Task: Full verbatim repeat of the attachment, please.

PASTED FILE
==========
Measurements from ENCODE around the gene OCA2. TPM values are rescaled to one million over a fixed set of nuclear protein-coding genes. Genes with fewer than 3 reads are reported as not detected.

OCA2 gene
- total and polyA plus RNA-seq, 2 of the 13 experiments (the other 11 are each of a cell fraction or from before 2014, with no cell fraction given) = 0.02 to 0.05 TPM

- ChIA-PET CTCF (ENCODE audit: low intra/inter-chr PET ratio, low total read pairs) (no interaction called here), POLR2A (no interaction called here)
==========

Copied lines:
Measurements from ENCODE around the gene OCA2. TPM values are rescaled to one million over a fixed set of nuclear protein-coding genes. Genes with fewer than 3 reads are reported as not detected.

OCA2 gene
- total and polyA plus RNA-seq, 2 of the 13 experiments (the other 11 are each of a cell fraction or from before 2014, with no cell fraction given) = 0.02 to 0.05 TPM

- ChIA-PET CTCF (ENCODE audit: low intra/inter-chr PET ratio, low total read pairs) (no interaction called here), POLR2A (no interaction called here)